Pat Keysell

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Pat Keysell
Born Patricia Keysell
(1926-06-07)7 June 1926
Tooting, London, England
Died 31 October 2009(2009-10-31) (aged 83)
Italy
Occupation Television presenter, actress, campaigner

Pat Keysell (7 June 1926 – 31 October 2009[1][2]) was a presenter of the BBC television series Vision On which ran from 1964 to 1976. She was also a mime artist and administrator.

Early life[edit]

Keysell was born in Tooting, London and brought up in Petts Wood, Kent.[3] She was educated in Orpington and trained in mime at the Central School of Speech and Drama. She later emigrated, returning to Britain in 1958 with her son, having divorced her husband.[4]

Career[edit]

She worked as a personal assistant to Ursula Eason (1910–93) who was the Assistant Head of BBC Children's Television from 1955 to 1970. She made her debut with For Deaf Children in the late 1950s by introducing mime to the format, acted out by deaf actors. By the time of Vision On she was a production assistant with the BBC's Drama Department and went freelance in order to present the new programme.[4] Keysell was involved in Vision On at a very early stage when the series started in 1964 being the presenter and assistant to Tony Hart. Many of her ideas were included in the very early shows which were initially broadcast on a monthly basis, but eventually weekly. It was Keysell who delivered the catch phrase "I'm sorry we can't return any of your pictures but we give a small prize for those that we do show" after the programme's 'Gallery' feature.

Her main contribution to early BBC television was that she helped to bridge the gap between hearing and non-hearing viewers. She did this by addressing the television camera and using sign language as she spoke.

She was a mime teacher for the Royal National Institute for the Deaf (RNID) and in 1968 was awarded a Winston Churchill Fellowship to study with the National Theatre of the Deaf in the USA. On her return she set up a company also named the National Theatre of the Deaf. The American company threatened to sue and the name was promptly changed to British Theatre of the Deaf which became a professional touring company in 1974 and was the forerunner of later projects developed by other deaf people particularly Terry Ruane who was general manager. It is arguable that other opportunities for deaf actors like the course at Reading University developed from Keysell's earlier work.

After Vision On ended in 1976, she wrote and produced two series of the storytelling programme Under the Same Sun (1978–79) for Yorkshire Television. The title originated from a theatre show she had recently done with the British Theatre of the Deaf, Under the Sun, and followed the same format, even the same stories.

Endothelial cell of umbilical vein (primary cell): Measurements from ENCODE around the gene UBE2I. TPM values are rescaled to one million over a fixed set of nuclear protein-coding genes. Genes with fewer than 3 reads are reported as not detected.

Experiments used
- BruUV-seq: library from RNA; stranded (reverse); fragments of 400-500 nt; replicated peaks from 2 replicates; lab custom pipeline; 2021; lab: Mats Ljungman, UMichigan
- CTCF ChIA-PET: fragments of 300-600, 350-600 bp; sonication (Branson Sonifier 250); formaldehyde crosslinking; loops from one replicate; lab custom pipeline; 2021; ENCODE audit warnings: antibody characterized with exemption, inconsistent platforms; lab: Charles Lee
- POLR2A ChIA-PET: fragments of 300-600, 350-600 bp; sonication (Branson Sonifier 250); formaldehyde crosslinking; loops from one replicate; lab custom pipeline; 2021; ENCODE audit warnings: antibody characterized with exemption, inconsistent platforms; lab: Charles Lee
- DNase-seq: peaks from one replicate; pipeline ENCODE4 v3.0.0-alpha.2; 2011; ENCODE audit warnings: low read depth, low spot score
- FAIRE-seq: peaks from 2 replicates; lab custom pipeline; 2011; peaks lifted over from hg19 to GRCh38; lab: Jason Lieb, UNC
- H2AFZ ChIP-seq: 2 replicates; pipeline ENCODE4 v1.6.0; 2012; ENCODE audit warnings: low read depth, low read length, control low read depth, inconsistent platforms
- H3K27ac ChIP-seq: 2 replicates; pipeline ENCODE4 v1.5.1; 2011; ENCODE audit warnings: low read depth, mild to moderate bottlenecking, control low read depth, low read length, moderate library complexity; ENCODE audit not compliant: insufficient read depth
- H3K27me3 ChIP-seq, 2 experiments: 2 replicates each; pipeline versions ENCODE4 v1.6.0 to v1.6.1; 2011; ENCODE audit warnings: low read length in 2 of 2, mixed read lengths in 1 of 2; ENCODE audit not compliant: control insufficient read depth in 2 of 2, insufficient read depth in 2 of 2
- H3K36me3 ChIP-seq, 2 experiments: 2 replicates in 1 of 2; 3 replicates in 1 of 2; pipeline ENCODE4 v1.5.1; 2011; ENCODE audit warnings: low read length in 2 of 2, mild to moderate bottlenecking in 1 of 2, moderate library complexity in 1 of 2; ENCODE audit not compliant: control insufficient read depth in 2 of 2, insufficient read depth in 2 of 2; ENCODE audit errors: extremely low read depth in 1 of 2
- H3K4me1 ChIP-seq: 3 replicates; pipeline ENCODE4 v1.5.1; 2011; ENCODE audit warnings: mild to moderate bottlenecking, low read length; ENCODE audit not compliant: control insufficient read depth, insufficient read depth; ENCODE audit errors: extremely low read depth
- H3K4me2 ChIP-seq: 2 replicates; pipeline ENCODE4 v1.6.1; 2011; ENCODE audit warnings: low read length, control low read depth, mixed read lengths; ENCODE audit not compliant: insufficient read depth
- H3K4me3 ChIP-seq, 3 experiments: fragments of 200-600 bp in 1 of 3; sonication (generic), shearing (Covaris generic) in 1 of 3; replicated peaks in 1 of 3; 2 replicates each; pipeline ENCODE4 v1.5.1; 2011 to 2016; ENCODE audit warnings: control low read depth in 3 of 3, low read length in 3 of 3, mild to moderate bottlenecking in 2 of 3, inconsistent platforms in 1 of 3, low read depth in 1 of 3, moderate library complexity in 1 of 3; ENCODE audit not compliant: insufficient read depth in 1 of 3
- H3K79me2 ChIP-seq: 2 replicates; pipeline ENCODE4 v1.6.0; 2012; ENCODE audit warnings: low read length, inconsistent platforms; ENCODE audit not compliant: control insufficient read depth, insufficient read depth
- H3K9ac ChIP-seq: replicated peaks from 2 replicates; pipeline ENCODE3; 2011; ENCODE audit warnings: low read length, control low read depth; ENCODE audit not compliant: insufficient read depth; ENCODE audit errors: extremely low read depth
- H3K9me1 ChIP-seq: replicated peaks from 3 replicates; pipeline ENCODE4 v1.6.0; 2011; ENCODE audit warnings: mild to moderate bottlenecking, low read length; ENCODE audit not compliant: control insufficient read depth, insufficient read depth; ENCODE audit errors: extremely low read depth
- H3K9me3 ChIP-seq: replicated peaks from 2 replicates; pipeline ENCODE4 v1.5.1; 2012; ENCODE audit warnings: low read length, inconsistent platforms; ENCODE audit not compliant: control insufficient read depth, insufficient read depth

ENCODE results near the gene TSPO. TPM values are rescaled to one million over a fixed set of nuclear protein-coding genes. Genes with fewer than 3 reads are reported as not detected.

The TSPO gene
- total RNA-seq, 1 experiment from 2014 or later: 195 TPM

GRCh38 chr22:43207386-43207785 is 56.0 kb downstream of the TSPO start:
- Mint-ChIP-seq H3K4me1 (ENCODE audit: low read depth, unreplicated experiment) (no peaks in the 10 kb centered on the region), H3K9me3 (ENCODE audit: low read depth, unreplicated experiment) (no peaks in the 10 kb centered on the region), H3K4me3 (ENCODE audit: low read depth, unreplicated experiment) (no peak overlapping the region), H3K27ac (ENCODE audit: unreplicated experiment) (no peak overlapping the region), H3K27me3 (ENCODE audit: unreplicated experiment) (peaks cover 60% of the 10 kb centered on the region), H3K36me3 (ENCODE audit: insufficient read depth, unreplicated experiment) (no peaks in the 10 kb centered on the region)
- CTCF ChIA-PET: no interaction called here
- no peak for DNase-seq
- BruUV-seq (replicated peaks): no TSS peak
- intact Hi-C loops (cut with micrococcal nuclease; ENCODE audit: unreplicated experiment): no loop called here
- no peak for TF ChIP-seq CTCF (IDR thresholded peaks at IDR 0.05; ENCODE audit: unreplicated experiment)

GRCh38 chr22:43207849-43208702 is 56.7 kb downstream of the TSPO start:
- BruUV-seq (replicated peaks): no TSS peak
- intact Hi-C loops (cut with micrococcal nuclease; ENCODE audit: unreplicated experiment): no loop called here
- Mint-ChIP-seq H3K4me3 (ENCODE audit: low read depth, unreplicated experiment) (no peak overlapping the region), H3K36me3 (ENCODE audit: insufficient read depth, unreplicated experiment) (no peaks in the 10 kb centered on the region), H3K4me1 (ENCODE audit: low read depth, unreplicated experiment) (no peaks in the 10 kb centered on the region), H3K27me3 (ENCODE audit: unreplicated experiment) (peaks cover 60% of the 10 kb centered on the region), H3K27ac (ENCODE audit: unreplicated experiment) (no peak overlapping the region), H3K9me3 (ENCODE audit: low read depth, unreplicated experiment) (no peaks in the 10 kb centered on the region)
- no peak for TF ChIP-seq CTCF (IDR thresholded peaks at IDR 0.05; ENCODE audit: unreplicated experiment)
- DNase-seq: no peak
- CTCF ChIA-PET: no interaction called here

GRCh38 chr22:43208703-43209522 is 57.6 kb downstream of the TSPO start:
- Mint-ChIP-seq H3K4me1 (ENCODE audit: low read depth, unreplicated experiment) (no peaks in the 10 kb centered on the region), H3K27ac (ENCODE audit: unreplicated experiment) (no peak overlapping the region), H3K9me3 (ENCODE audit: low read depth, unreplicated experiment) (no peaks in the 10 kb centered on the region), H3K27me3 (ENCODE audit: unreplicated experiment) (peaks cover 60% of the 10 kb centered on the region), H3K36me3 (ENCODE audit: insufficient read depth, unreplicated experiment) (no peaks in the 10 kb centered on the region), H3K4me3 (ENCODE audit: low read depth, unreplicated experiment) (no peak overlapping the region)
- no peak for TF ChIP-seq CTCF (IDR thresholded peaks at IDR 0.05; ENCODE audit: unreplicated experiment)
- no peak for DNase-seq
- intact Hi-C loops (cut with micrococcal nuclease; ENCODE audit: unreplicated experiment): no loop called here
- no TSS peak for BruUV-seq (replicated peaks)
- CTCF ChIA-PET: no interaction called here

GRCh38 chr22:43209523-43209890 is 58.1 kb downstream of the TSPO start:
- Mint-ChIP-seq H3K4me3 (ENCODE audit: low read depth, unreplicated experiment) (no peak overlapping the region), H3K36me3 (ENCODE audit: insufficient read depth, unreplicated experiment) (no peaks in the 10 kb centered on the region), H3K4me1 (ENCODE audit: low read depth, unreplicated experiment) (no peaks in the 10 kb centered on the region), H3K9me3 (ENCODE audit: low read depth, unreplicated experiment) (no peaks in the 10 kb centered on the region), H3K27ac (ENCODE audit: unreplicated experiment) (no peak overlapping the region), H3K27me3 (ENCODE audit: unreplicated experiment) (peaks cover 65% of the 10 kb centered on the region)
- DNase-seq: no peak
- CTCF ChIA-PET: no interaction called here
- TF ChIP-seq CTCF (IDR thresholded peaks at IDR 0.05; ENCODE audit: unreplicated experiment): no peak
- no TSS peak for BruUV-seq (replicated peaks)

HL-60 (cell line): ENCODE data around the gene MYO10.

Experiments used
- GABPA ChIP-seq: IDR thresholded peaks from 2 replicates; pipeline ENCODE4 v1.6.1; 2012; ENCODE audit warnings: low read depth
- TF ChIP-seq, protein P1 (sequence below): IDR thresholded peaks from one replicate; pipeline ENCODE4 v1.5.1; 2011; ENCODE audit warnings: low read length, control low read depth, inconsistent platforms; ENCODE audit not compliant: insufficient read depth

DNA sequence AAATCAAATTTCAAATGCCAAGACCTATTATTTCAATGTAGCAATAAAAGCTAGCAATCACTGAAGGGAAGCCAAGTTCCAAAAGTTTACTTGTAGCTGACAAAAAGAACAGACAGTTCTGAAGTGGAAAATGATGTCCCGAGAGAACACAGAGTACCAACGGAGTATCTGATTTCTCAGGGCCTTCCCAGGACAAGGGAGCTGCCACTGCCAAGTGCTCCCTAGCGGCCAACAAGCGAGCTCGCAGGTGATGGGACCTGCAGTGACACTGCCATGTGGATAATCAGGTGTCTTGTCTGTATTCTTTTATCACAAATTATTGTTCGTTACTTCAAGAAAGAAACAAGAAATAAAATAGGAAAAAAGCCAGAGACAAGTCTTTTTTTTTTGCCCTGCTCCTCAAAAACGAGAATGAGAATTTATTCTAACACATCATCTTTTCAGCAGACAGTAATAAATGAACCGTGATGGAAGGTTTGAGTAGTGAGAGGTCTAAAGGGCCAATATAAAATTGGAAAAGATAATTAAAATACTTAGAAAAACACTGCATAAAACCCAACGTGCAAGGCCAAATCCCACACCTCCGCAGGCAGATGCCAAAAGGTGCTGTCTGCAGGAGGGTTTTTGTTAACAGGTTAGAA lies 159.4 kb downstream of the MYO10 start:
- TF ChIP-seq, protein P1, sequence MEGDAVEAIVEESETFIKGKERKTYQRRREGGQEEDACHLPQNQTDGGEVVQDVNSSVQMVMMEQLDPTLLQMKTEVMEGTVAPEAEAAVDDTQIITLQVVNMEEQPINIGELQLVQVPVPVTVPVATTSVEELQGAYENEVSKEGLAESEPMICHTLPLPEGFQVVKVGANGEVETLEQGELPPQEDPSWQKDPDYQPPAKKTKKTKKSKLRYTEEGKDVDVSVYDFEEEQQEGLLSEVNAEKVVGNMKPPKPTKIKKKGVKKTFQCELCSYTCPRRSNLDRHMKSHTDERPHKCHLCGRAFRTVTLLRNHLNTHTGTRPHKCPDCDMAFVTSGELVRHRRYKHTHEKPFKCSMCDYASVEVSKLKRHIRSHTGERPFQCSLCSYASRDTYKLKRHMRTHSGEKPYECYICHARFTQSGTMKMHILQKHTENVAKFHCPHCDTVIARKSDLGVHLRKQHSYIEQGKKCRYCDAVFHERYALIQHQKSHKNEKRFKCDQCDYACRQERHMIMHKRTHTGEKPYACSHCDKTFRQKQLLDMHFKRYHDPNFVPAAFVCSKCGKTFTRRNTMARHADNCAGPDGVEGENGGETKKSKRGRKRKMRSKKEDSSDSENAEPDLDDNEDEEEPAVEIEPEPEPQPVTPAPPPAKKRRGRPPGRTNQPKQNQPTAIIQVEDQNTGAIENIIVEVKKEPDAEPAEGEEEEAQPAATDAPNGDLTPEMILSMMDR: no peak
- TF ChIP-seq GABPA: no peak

In 1992 Keysell wrote a mime workshop book called Mime Over Matter. She then worked at the Brewery Arts Centre in Cumbria and on other projects before ending up on Eastbourne, Sussex from 1996. Keysell and Tony Hart were reunited over lunch shortly before Hart's death, not having seen each other since the Vision On series had finished.

After touring her own Compass Storytelling shows for many years, Pat studied storytelling as a healing art at Emerson College and Mindfields College, subsequently developing her work in day centres, Crowborough Hospital, working with the elderly, adults and children with a learning disability, the Sussex Association for the Blind, Shinewater Court (people with severe physical disabilities) and in the hearing impaired unit in Willingdon School.

Until May 2006 Keysell was Artistic Director of Compass Community Arts, a registered charitable arts organisation working with all branches of the community based in her hometown of Eastbourne.[5] She was featured on the BBC community programme See Hear on 1 April 2009, where she talked about her career in television and education. She retired and went to live in Italy, where she died aged 83, survived by her son Michael.

References[edit]

  1. ^ Obituary on BBC "See Hear"
  2. ^ "Sad death of groundbreaking broadcaster Pat Keysell". NDCS website: News. 4 November 2009. Retrieved 2009-11-09. 
  3. ^ Anthony Hayward Obituary, The Independent, 29 December 2009
  4. ^ a b Alistair McGown Obituary, The Guardian, 18 December 2009
  5. ^ "Compass Community Arts". 

External links[edit]